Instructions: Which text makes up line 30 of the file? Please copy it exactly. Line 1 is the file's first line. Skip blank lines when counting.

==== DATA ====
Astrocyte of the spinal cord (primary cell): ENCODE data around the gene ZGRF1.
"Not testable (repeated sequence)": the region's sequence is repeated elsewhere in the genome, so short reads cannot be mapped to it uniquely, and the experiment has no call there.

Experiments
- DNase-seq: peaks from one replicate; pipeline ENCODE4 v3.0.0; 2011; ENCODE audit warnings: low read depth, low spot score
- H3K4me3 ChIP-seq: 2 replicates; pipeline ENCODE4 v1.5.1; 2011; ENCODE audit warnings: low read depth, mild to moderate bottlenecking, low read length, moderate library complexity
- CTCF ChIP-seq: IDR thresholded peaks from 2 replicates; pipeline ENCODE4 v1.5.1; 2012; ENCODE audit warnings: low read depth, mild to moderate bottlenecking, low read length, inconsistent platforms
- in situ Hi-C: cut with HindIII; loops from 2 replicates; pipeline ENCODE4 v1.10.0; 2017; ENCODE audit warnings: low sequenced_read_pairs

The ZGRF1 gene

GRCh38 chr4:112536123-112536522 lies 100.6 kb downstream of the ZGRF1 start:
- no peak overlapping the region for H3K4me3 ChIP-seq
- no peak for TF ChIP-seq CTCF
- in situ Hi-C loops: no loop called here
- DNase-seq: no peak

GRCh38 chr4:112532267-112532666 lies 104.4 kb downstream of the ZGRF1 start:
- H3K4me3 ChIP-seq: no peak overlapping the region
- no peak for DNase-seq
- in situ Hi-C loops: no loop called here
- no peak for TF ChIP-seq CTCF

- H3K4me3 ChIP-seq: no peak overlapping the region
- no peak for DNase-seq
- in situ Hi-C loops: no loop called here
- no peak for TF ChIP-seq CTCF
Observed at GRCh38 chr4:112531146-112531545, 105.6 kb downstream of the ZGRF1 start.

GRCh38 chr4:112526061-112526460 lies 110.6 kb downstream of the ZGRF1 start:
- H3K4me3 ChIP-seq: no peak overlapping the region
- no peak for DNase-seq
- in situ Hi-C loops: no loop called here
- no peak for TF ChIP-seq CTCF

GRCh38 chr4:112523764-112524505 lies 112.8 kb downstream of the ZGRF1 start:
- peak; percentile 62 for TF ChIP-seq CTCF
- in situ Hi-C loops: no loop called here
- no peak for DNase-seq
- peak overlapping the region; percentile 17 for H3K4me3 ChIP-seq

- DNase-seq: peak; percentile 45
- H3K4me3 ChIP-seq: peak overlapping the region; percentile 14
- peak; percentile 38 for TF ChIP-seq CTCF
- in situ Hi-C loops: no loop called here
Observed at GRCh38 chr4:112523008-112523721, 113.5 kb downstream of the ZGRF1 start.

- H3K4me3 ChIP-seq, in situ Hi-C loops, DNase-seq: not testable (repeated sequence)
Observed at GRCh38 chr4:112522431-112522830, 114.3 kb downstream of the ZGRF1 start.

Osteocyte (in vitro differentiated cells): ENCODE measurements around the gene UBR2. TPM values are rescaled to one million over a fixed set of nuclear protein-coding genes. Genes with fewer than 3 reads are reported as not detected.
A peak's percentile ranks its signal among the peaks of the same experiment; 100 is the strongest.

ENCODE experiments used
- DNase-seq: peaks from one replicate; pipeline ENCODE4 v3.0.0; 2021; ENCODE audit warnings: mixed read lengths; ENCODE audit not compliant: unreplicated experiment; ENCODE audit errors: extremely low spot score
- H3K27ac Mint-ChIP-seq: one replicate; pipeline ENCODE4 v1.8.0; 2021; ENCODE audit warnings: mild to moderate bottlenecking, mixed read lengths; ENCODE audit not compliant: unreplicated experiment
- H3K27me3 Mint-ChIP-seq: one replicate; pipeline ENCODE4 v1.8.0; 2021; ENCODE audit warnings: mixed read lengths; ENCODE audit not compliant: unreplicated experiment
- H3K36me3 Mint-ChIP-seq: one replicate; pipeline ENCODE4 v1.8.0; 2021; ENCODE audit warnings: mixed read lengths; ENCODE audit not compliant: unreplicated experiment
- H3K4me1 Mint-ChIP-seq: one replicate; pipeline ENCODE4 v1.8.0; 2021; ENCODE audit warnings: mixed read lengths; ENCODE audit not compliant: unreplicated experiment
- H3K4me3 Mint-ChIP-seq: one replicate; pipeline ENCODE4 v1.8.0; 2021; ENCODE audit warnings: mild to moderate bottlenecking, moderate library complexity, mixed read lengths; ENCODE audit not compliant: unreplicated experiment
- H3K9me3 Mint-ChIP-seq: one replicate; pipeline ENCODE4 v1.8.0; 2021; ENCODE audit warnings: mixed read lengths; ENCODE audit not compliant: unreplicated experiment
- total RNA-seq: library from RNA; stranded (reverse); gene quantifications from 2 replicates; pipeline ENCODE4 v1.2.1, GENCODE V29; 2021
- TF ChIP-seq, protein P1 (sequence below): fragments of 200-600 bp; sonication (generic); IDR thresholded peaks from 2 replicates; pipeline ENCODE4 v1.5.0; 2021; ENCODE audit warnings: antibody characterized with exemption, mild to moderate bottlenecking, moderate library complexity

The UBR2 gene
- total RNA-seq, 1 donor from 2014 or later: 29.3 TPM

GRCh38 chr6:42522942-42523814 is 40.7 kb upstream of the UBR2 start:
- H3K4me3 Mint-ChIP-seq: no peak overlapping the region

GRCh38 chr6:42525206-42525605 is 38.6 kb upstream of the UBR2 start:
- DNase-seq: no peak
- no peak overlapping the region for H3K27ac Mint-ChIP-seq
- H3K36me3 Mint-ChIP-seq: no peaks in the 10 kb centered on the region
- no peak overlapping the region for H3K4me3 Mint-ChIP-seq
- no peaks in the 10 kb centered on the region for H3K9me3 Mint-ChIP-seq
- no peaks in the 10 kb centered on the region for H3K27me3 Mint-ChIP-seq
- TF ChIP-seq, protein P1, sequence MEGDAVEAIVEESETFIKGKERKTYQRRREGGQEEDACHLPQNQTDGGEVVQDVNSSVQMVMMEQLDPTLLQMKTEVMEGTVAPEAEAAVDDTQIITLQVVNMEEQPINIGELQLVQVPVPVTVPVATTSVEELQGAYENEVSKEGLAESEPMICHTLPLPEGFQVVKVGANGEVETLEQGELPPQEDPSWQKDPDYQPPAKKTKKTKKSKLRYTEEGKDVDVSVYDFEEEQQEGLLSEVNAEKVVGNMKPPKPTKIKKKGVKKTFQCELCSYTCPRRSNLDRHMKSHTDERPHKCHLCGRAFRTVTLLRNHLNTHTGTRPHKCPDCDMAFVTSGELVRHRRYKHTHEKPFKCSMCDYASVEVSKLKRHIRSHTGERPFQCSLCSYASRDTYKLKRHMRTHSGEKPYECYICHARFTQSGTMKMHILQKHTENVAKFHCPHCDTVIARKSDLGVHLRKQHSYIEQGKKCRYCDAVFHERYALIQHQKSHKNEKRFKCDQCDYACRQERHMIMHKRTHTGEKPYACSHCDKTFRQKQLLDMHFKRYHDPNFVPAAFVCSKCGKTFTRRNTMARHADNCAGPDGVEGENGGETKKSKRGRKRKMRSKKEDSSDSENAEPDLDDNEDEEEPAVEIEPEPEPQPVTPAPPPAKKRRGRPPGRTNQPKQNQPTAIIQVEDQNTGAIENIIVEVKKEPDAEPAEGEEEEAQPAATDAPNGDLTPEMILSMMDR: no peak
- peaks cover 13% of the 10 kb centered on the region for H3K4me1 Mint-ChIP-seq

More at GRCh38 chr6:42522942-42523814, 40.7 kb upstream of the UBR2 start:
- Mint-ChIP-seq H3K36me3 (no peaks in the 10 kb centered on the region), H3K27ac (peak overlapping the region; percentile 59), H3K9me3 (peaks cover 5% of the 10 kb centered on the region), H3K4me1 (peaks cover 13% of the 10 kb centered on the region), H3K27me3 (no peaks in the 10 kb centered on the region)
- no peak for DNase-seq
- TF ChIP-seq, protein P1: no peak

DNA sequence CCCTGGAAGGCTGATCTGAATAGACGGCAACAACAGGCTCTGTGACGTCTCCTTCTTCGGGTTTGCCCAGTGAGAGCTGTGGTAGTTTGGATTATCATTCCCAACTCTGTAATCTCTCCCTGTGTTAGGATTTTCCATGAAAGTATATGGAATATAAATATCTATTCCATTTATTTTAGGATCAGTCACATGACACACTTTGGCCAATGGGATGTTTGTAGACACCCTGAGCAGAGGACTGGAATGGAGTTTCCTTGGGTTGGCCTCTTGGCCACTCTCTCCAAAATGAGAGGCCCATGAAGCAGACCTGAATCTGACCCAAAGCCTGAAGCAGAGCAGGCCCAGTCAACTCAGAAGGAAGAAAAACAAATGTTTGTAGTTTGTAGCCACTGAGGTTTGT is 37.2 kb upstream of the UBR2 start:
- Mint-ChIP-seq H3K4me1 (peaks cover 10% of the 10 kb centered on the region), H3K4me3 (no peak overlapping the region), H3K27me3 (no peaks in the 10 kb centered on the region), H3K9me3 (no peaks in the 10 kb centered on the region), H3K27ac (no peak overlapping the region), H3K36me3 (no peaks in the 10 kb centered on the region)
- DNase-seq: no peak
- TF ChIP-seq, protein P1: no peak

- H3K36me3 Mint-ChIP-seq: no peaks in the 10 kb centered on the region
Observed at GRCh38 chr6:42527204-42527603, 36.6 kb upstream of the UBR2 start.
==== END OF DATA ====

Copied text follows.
- peak; percentile 62 for TF ChIP-seq CTCF